I am certain at some point in time you have had to fill-out some type of form on a website and the required fields were identified by an asterisk (*). This is a common way to communicate to a user which fields are mandatory and which ones aren’t.
This is a design pattern that the Form Guide Team adopted when they conceived the default Form Guide user experience. Since the appearance of a field in a form guide doesn’t have to be the same as that of the field in the form (PDF), they were able to automatically add an asterisk next to mandatory fields without affecting their PDF counterparts.
For example, in the following images, the Name and Address fields are mandatory (“Object palette > Value tab > Type property” is set to “User Entered – Required”) while the rest are optional. Notice how the captions of the Name and Address fields in the Form Guide have asterisks while the ones in the PDF don’t (and I didn’t have to do anything other than include those fields in a panel in a Form Guide in order to get this functionality):
— Form Guide
Unfortunately, while XFA gives us the ability to mark a field as mandatory, Acrobat/Reader doesn’t automatically set them apart like the Form Guide does. Perhaps that’s a good thing because it gives you full control over how to identify fields as being mandatory.
Mandatory fields could be highlighted in different ways: An asterisk, a different background color or various other types of styles. If you use an asterisk, however, the tendency is to put it in the caption but doing this manually can be tedious if there are a lot of fields. What if some fields only become mandatory after certain conditions are met as the user is filling the form? If you don’t put the asterisk in the field’s caption (so that you can easily show/hide it when necessary using script), then you risk getting into various layout issues trying to get the asterisk to show-up at the right position next to each field. It also means lots more form objects which could really bloat your form.
That’s why I decided to implement a script that automatically adds the asterisk to a field’s caption. That way, you don’t have to worry about the asterisk — just mark the field as mandatory, run the script on initialization and it will search the entire form, placing a red asterisk in the captions of mandatory fields regardless of nesting levels. Furthermore, if you decide to use a text object as a caption next to a caption-less field or radio button list, the script will mark it with an asterisk as well (provided the text object’s name is the same as the field/radio button list’s but with a “_Caption” postfix).
Applying my script to the sample above would yield the following results in the PDF without affecting field appearances in the Form Guide:
The following sample form references the auto-asterisk script in the mandatoryLib script object fragment. I suggest you download the fragment (see link below) and reference it in all the forms in which you want to use the script. Feel free to enhance it as well if it doesn’t work quite right for your particular needs: The script is heavily commented so it should be easy to follow and extend.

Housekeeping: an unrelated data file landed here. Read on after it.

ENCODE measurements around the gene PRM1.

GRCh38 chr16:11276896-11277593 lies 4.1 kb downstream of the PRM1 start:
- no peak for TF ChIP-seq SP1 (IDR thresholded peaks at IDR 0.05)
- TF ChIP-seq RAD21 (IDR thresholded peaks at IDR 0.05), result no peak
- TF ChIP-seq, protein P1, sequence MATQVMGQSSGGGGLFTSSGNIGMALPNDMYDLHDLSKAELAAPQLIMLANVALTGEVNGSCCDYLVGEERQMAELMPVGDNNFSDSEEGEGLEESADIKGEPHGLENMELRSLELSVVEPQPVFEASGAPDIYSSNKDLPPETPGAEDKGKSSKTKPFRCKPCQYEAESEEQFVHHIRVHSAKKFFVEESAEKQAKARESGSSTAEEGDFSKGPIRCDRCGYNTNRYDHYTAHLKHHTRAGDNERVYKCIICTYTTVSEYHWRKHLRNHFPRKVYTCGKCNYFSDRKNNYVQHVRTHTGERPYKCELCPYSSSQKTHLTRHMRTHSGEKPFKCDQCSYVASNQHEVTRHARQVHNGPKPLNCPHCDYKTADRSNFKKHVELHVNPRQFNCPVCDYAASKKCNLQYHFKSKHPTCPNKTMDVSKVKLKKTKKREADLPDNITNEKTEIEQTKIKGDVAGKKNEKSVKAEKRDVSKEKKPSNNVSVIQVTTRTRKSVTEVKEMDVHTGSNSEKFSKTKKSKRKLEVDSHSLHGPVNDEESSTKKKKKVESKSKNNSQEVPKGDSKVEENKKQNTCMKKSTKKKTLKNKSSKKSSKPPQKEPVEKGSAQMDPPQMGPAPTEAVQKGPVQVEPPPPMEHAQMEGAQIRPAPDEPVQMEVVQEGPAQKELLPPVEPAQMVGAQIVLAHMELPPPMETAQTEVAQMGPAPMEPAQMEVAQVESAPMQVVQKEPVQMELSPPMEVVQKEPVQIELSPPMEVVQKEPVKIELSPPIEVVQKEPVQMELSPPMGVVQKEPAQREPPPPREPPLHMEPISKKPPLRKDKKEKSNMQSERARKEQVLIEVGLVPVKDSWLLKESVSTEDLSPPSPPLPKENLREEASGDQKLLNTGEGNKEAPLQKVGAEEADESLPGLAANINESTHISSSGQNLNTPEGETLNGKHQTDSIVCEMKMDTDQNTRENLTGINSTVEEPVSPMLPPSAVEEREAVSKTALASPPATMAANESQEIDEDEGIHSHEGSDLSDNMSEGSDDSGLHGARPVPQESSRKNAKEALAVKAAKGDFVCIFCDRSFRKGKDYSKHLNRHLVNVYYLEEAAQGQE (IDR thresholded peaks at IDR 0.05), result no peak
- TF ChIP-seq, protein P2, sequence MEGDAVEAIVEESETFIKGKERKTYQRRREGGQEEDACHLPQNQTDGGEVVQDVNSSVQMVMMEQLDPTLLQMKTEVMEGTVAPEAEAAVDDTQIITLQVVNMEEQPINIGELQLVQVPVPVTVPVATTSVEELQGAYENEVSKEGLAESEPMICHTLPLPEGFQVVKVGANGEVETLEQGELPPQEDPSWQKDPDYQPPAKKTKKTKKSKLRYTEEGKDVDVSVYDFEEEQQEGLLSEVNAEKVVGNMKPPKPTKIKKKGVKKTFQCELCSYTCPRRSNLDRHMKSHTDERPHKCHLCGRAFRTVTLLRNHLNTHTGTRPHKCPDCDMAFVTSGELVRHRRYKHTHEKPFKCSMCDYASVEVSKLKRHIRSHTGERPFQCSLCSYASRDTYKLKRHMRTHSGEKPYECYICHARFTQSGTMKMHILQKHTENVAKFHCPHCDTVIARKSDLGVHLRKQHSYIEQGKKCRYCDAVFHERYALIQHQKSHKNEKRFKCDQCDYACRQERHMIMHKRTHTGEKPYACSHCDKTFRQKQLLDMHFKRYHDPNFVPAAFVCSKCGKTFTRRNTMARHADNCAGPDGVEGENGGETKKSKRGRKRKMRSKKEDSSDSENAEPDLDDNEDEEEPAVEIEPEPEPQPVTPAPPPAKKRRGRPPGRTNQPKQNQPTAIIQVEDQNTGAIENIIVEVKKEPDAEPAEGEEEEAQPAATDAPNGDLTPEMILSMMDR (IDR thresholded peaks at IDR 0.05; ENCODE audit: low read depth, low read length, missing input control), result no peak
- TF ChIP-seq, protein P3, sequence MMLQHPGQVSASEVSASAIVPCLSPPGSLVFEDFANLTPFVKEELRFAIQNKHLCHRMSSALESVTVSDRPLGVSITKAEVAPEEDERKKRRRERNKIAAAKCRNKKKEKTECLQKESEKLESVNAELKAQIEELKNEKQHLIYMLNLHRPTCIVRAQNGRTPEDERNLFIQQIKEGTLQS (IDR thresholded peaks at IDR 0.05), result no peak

There are two functions you can call:
- IdentifyMandatoryFields(formObj): Given a form object (field or container such as radio button list or subform), find all mandatory fields inside (all nesting levels) and add an asterisk to their captions (actual captions or text object captions).
- ToggleMandatoryField(formObject, isMandatory): Given a field or radio button list, toggle its mandatory state by adding (isMandatory == true) or removing (isMandatory == false) the asterisk.
Furthermore, since the scripts handles both plain and rich text captions, you don’t have to worry about making sure all captions use rich text formatting.
Note about rich text: If you look at the script, you’ll notice that the rich text value of a field’s caption or text object’s content is retrieved from the Template DOM rather than the Form DOM. The Template DOM is where the design-time form object definitions are stored (it’s what you define when you edit the form in Designer) and cannot be modified at runtime (i.e. Acrobat/Reader) while the Form DOM, generated at runtime, is very sparse and contains only what is needed to render the form object in its current state. That means as long as there are no modifications to the rich text value, it will not appear in the Form DOM and must be retrieved from the Template DOM instead. One draw-back of this issue is that if you make any modifications to the caption/text object and then run the script, those modifications will be lost because the script will use the un-modified rich text from the Template DOM rather than your modifications stored in the Form DOM.
Download Sample [pdf] (if you plan on editing this Designer, you’ll also need the fragment below in the same folder)
Download mandatoryLib Fragment [xdp] (to download, right-click on the link and choose “Save Link As…”)
Special Thank You to my friends at Avoka for pointing-out that my original solution didn’t handle mandatory fields in repeating subform instances.
Sample Minimum Requirements: Since the script object uses dynamic object variables for optimization, I had to set it to use XFA 2.8 which means you’ll need Acrobat/Reader 9.0 to run it.
Aug 28, 2009 — Separated mandatoryLib script object out into a script object fragment.
Posted by Stefan Cameron on March 16th, 2009
Filed under Acrobat,Form Guides,Scripting,Tutorials
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